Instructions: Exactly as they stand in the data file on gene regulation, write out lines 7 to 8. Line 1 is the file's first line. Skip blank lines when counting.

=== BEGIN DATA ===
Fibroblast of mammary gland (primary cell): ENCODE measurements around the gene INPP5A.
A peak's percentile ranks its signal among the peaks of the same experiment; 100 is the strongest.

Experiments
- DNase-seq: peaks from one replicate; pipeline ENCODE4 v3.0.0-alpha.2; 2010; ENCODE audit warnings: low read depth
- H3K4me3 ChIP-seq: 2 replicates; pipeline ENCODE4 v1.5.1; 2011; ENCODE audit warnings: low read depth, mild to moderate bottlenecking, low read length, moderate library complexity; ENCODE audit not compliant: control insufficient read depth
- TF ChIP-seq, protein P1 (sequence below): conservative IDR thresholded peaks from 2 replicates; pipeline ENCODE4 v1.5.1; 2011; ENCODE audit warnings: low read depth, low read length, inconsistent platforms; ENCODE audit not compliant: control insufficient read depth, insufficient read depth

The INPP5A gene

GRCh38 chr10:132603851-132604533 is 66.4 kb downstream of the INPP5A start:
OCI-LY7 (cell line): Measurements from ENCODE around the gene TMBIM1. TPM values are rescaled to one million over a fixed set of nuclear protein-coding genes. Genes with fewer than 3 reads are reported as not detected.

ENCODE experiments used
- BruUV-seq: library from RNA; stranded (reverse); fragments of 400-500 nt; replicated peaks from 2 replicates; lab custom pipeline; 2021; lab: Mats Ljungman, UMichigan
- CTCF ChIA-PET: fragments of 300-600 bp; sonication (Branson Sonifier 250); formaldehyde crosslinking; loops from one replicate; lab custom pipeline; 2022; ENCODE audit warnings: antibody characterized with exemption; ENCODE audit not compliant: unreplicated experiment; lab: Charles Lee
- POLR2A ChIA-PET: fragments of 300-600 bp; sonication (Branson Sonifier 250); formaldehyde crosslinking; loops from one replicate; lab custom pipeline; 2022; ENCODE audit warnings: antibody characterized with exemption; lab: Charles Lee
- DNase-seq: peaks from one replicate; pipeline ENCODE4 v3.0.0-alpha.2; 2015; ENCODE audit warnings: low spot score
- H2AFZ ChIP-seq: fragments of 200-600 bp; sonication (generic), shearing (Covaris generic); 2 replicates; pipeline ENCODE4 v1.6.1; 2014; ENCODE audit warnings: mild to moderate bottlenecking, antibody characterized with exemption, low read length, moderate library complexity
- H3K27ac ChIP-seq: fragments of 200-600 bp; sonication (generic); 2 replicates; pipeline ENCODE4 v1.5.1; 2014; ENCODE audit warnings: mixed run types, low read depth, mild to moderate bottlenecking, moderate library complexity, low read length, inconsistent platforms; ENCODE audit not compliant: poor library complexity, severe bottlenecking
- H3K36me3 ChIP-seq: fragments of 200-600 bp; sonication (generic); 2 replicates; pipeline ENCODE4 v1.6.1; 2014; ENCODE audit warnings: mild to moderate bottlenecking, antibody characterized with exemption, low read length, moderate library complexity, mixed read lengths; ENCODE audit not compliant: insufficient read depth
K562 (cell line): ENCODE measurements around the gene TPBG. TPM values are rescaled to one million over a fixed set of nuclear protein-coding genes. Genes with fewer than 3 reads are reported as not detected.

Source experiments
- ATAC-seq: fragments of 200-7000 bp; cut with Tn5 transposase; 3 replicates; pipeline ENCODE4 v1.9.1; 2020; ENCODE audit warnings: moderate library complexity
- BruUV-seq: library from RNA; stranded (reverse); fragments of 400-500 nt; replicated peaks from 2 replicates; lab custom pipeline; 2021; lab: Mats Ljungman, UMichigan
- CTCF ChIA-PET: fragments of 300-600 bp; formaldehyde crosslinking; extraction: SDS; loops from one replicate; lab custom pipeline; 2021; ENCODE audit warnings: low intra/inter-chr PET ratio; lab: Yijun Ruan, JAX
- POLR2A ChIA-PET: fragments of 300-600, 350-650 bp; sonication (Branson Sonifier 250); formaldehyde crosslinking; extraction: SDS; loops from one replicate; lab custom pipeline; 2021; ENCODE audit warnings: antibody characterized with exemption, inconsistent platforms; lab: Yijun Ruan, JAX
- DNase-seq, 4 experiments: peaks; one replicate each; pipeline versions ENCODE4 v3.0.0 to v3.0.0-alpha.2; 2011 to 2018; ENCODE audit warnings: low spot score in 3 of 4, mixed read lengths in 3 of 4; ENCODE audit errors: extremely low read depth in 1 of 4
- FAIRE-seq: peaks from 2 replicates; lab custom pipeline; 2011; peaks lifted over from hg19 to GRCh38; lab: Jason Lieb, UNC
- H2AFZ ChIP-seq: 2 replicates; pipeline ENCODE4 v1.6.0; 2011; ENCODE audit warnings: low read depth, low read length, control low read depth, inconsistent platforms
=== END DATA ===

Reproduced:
The INPP5A gene

GRCh38 chr10:132603851-132604533 is 66.4 kb downstream of the INPP5A start: